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Wednesday, January 19, 2011

The Social Network

So I’ve been trying all week to try and frame this post. I still am uncertain about what exactly I want to say and how I want to say it. But I have to put it out there (in part because I need to keep to my Non-Resolution to write more and also just because I want to talk about it): The Social Network. I saw that last week and watched it three times back-to-back.

I don’t know why but it completely captured my imagination. I’m guessing it was because these guys were almost my contemporaries (I’m a couple years older) and their apparent intellect is staggering. The ways in which their minds worked in the movie was just awesome. Some of that, I concede, I must contribute to the masterful work of Aaron Sorkin as screenwriter. But not to belittle his work, but he craftily and ingeniously framed the truth of what actually happened. He didn’t make it up. And I think what I was so amazed by was how fundamentally a couple of kids changed not only their world, but nuts and bolts, the world of everyone around. I mean even if you don’t use Facebook -you know what it is. Even if you don’t think your life is affected by its existence- it is. User or not, the world is different because of this little computer program made by a lost, angry, brilliant twenty-one year old kid.

Quick example, my BFF Claire* is still in touch with a Moroccan friend she made nine years ago, while on a week-long trip. I talk to family members I didn’t previously even know, on Facebook. My mother is FB friends with her high school BFF who she hadn’t seen or spoken to in over thirty years before they found each other last year. Some of this can just be attributed to the magic of the internet itself. But a great deal of the credit has to go to the brilliant idea that is facebook. I mean, I know it wasn’t a pioneer- there were the affinity sites- BlackPlanet, Asian Avenue, Mi Gente, then Friendster and MySpace. But something about Facebook clicked. I don’t know what it was for other people. Personally, I didn’t like the social self segregation of BP, Friendster just seemed like a silly idea to me and MySpace just skewed too young.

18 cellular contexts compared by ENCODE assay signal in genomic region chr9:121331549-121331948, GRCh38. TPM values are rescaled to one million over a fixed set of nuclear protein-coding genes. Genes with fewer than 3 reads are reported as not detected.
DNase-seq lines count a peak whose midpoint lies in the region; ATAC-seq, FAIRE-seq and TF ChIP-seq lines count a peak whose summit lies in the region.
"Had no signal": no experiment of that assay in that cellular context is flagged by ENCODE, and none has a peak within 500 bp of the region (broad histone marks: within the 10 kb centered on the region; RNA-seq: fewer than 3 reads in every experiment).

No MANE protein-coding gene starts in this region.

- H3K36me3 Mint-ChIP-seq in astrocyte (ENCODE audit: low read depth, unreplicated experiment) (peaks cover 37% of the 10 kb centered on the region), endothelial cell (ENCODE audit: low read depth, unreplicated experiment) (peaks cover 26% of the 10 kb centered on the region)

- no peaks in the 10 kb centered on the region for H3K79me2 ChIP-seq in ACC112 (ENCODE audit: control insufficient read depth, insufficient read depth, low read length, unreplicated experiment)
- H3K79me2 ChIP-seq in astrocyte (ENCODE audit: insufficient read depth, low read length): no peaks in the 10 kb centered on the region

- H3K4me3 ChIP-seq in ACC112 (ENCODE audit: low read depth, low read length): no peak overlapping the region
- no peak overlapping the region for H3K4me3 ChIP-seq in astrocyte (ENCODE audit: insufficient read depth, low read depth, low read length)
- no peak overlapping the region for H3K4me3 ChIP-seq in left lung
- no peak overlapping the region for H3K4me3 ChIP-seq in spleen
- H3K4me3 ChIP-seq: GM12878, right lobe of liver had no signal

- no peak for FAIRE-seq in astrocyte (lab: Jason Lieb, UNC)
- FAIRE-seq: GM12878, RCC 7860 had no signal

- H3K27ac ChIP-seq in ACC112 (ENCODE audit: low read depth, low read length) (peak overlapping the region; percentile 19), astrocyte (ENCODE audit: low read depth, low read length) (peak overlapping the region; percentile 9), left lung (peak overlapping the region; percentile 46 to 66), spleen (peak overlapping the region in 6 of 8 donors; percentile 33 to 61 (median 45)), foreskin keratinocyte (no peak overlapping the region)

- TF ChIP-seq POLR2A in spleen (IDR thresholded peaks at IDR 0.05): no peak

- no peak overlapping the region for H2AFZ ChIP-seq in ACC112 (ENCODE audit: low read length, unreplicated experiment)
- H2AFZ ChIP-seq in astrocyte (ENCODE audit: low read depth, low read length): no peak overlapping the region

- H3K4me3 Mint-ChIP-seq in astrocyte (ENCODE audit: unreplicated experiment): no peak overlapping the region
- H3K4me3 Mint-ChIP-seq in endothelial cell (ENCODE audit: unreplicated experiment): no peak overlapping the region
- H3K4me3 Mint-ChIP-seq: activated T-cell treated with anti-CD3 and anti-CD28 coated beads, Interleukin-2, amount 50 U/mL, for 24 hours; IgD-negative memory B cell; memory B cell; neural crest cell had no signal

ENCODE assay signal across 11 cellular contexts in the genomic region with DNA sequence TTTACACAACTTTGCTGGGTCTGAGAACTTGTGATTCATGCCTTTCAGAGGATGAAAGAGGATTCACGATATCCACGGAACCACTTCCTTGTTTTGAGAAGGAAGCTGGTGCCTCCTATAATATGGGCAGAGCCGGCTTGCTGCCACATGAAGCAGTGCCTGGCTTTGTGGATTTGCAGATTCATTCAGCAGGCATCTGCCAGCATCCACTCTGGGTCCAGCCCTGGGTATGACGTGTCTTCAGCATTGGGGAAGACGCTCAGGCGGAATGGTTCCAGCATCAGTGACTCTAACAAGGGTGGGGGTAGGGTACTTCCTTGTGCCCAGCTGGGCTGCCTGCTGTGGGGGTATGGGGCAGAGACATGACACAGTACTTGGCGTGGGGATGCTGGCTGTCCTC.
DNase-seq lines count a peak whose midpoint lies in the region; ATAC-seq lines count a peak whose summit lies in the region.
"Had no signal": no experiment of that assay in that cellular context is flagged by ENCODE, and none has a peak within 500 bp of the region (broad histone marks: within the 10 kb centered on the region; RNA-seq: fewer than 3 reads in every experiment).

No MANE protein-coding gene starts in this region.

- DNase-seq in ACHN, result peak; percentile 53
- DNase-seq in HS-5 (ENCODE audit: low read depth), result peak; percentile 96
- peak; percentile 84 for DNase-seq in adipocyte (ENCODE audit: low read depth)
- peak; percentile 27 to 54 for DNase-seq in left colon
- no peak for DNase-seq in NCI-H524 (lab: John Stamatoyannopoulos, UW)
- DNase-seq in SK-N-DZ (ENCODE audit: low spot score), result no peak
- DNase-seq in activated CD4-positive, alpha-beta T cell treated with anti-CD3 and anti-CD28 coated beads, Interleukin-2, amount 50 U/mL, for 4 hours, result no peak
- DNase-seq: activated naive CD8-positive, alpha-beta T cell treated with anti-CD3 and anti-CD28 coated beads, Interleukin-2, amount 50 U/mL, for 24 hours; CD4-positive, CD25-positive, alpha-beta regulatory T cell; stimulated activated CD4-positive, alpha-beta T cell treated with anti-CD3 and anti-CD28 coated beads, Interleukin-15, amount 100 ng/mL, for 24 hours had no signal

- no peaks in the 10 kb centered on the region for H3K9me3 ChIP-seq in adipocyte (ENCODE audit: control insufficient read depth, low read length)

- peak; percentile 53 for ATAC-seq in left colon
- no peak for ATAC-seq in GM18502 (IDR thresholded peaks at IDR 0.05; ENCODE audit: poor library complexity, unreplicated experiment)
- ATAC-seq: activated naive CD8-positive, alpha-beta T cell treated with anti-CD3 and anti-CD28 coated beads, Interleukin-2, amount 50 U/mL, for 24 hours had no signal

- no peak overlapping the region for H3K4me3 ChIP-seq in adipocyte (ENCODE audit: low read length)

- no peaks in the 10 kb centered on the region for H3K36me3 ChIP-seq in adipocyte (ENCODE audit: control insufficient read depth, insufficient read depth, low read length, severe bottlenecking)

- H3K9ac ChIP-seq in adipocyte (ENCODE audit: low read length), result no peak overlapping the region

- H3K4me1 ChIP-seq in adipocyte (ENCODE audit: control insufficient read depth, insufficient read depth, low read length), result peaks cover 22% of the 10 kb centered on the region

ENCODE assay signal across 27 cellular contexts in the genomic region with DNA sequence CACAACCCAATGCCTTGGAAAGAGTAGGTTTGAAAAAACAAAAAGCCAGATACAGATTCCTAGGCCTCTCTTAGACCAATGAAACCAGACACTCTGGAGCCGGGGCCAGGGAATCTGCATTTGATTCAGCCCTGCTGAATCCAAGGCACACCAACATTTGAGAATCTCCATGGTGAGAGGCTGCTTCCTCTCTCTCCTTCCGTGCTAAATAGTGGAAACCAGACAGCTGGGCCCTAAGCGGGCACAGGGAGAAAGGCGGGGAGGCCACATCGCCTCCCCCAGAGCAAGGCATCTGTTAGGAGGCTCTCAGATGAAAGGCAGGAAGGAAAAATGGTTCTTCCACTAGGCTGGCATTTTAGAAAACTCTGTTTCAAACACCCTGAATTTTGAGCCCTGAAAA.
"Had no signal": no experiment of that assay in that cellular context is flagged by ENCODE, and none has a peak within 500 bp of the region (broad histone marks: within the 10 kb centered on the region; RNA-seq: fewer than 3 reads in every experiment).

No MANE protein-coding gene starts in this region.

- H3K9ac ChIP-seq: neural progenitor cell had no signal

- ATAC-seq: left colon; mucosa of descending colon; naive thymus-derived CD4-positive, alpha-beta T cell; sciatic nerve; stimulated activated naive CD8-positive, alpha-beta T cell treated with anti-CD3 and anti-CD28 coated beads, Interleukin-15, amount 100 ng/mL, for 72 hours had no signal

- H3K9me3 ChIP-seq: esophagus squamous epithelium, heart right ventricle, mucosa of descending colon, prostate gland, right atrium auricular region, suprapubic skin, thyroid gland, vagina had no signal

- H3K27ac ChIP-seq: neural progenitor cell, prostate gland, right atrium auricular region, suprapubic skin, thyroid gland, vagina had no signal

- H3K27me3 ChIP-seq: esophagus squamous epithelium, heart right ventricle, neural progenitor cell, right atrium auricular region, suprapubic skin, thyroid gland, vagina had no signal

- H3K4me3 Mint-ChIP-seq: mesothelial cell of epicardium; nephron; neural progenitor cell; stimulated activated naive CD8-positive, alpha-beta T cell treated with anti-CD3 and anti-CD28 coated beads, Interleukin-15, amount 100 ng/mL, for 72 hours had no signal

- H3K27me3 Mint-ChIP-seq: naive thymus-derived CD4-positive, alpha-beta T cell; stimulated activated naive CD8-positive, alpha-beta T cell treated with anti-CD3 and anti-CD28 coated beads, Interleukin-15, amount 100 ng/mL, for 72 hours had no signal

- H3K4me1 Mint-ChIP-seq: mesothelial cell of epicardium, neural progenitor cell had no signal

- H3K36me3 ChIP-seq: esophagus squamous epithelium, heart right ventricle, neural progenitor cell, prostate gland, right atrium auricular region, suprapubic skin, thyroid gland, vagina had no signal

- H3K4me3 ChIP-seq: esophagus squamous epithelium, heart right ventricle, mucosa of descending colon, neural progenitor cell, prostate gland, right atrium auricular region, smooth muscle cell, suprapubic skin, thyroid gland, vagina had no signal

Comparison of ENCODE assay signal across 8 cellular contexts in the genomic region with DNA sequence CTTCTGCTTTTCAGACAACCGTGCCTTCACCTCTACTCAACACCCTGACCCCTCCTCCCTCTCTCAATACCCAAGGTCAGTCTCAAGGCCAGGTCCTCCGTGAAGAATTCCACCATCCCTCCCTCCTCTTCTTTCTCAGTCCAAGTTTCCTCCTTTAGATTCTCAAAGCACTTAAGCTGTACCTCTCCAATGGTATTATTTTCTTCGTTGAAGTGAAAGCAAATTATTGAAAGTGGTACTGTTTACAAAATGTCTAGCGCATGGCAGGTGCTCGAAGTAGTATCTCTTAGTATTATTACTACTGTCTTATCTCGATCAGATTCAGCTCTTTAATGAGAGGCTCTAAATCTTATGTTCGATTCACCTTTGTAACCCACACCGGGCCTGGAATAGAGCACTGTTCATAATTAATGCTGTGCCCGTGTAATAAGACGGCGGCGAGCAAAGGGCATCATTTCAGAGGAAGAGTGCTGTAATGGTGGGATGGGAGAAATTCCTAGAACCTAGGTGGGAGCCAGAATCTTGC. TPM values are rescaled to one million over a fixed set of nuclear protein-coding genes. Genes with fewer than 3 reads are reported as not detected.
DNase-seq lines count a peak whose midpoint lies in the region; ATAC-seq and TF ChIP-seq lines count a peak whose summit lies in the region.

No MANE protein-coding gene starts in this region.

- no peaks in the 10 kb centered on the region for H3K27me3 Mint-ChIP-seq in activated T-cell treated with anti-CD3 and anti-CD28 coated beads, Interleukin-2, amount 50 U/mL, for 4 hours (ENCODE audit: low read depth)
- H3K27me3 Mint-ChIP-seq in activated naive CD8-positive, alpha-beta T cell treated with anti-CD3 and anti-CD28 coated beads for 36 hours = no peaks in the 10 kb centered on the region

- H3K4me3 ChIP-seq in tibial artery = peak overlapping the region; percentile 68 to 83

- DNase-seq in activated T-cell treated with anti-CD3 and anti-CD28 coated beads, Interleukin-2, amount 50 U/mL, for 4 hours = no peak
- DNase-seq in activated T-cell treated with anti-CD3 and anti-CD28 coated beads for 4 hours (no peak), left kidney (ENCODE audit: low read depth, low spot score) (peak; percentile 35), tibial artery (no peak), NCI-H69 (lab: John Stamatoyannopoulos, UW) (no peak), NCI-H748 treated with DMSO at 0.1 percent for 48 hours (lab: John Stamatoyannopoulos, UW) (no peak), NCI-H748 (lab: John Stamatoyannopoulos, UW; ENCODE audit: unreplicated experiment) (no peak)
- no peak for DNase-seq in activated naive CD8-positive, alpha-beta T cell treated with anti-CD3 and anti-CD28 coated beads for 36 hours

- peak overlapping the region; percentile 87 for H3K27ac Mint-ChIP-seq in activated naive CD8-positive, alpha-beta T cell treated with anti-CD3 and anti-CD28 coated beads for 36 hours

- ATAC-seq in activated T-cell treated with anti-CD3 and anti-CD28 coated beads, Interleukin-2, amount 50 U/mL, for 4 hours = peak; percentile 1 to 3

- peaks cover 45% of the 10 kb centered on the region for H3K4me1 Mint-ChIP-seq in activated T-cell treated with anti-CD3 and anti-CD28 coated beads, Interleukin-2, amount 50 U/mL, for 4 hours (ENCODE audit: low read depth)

It’s just amazing, I think, to remember what I was doing at the same time these guys, or I guess particularly Mark Zuckerberg were quietly changing the world. I mean at a time when I didn’t even think myself capable of getting out of a dead end job, this kid was coming up with an idea that would make him a billionaire (that's billion with a “B”). Forty-one point six percent (41.6%) of Americans have a Facebook account. That’s a 124.8 million people, folks! In this country alone! They launched Facebook to the Harvard community in February of 2004 and in seven years have managed to incorporate (and if you watch some of your “friends” on that site you know) indoctrinate nearly half the people in the United States of America and half a billion worldwide. In ’04, I was 26. That year I lost my job, joined Match.com (a membership that has yet to bear fruit), skipped what ended up being an epic trip to Vegas with girlfriends and ended the year folding t-shirts for minimum wage at Club Monaco. It boggles the mind.

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